Wednesday, 11 January 2012

The Essence of Fudge - Part 1

Guess what I learnt today? It's impossible to take still photos of a fluid which accurately represent how viscous it is.

Fudge was actually one of my first escapades into the 'essences' of cooking. There are so many different recipes and methods out there, I just wanted to know what made fudge fudge, as opposed to something else.

So, here's my definition: fudge is a solution of sugar and liquid, which is boiled until it reaches a certain saturation, and then crystallised into a solid. All that means is, you can mix any amount of sugar with any amount of (primarily water-based) liquid, and cook it until a certain amount of the liquid has boiled off, and it will set into fudge when it cools down. More or less, anyway.

When you mix sugar with water (or a water-based liquid like milk, cream, apple juice), it dissolves - that basically means the bits of sugar go into the gaps between the 'bits' of water, until it's invisible and not taking up extra space. If it helps, imagine a box of footballs (those are the bits of water), and then me throwing a box of oranges (the bits of sugar) into that box. The oranges just snuggle into the gaps between the footballs. The level the footballs reach in the box doesn't increase, because the oranges don't need any extra volume to be able to fit in. I apologise if you have a degree in chemistry and you're currently having a heart attack - I'm basing this almost entirely on a science lesson I had when I was about 13, so if it's horrifically inaccurate, please forgive me. The fact is, this analogy works for me, and it pretty much works for fudge. In fact, you don't really need it at all to understand fudge, but I thought I'd add it in because I thought of it and I think it's a nice description of dissolving.

So imagine I'm now heating up this box of footballs (bear with me). In the world of particles, that means the footballs are going to start jumping around. The overall result of this is they end up moving further apart. They're bouncing around so much that they can't be snuggled as close together as they were when they were cold. Another result of heating it up is that some of the footballs jump around so much they jump clean out of the box and fly away. This is, essentially, boiling.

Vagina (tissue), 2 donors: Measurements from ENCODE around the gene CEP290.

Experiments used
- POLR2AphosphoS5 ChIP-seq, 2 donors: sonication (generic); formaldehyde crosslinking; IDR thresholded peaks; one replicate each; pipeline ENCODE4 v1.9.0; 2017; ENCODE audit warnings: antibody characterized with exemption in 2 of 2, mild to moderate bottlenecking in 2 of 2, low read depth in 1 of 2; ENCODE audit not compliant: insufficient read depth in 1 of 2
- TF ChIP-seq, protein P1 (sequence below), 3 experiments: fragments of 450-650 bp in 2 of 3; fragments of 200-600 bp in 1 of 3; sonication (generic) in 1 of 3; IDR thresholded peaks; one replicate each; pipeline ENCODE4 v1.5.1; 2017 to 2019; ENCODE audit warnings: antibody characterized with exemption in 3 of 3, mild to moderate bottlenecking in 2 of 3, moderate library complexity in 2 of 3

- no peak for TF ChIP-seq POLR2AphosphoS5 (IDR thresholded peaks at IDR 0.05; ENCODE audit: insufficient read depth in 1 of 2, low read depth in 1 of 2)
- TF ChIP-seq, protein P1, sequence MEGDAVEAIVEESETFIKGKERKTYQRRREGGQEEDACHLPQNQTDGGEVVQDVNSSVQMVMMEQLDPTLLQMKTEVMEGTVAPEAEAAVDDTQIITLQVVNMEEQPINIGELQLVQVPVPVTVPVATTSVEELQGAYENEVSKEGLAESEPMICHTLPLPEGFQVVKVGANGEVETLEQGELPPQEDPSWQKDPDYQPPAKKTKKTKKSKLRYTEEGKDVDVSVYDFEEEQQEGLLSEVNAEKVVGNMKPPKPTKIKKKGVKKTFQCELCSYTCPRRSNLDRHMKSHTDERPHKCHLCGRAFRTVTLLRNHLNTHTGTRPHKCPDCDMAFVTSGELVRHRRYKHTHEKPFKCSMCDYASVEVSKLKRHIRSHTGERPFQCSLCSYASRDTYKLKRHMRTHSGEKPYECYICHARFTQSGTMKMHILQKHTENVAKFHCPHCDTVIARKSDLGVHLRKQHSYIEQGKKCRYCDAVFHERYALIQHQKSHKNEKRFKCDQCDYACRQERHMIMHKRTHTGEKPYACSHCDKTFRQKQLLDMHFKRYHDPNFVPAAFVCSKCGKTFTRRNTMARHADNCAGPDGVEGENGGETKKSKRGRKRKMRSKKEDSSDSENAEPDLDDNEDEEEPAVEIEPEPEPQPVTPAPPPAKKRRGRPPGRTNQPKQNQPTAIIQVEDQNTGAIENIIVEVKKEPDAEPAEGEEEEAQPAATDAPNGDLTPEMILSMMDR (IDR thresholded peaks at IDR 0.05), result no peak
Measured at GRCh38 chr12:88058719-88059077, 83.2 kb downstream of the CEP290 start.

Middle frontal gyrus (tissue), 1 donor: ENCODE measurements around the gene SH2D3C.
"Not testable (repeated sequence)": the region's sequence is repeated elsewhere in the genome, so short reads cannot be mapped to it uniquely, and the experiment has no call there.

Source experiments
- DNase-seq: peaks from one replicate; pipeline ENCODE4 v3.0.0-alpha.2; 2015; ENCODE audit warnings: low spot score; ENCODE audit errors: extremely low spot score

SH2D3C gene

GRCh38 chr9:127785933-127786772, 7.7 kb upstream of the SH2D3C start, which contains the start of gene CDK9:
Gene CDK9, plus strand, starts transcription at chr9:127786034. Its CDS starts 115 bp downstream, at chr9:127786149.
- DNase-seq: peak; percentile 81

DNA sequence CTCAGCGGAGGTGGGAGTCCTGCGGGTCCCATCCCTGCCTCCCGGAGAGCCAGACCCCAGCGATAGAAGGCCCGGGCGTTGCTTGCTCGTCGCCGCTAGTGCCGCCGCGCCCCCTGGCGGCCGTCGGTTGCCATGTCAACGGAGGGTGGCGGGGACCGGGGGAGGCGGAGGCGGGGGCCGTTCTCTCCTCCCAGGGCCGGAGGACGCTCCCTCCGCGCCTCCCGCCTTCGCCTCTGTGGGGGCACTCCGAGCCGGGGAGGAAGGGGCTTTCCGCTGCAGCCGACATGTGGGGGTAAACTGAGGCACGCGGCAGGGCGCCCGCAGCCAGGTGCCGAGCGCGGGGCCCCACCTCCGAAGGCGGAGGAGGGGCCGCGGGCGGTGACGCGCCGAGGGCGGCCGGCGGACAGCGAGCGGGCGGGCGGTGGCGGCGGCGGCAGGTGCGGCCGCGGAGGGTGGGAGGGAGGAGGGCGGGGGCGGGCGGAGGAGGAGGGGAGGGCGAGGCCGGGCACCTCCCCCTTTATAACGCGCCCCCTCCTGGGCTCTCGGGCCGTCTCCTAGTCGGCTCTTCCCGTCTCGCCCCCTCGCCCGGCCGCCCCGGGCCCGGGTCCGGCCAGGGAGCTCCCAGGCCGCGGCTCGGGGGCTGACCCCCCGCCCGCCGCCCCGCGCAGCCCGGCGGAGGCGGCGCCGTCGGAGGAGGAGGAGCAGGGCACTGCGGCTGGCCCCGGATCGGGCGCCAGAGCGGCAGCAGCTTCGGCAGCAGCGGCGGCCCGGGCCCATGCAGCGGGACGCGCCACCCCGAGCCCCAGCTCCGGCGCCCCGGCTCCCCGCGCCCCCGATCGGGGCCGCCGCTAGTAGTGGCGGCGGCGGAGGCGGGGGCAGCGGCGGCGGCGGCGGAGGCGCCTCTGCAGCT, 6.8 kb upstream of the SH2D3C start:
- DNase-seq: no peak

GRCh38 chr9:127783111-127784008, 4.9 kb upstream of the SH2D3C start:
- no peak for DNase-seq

The footballs are jumping around all over the place, spread out nice and far from each other, and quite a few of them have jumped out now. So many, in fact, that if we suddenly cooled it down (stopped them all from jumping around), there'd be so many oranges, they wouldn't all fit into the gaps between the footballs. Some of them would be taking up extra space of their own because there are no more gaps for them to fit into. This is what's known as a saturated solution - it just means all the gaps are full of oranges (or solute, if you want to be scientific).

Actually, we are going to cool it down now. We're gonna stop it from boiling and let it cool down so everything stops jumping around. Now we have to remember the other thing that happened - the footballs moved apart. As they cool, they move closer together again. But there are so many oranges around, they stick in all the gaps as the footballs move together, and everything is packed so hard together that it goes completely solid. It's now crystallised.

Depending on how many footballs we lost before we cooled it down, it will have a different texture when crystallised. If we only lost a couple, it would still be runny, but it would just be thick, like a syrup. If we lost nearly all of them, it would be really hard and brittle, almost toffee. If we lost just the right amount, it will be slightly soft, a little bit crumbly and wonderfully delicious - you guessed it, fudge.

The next question that arises is how do we know when we've lost just the right number of footballs. Well, unfortunately, I don't have a bit of the analogy for this, so you might have to take me on trust. If you happen to have a chemistry degree and you can think of a way to add to my analogy for this explanation, then feel free to contact me! The thing is, as the footballs boil and the mixture becomes more saturated (a higher concentration of oranges compared to footballs), the solution needs to be hotter in order to be boiling. Something about the amount of oranges makes the footballs more reluctant to jump out, and we have to make it all even hotter to keep it boiling. This is a bit strange, but luckily, has good implications for fudge makers. It means that we can tell exactly how concentrated the sugar solution is, by doing nothing except taking it's temperature.

And it just so happens that the temperature at which the syrup is exactly the right concentration that it will  become fudge when it crystallises is.....


So all we need to do to make fudge is get some sugar and some water-ish liquid, boil it until it's about the right temperature, and let it set and then BAM - fudge! It's really that simple (yeah I said simple, stop laughing at my footballs-and-oranges analogy).

Link to Part 2

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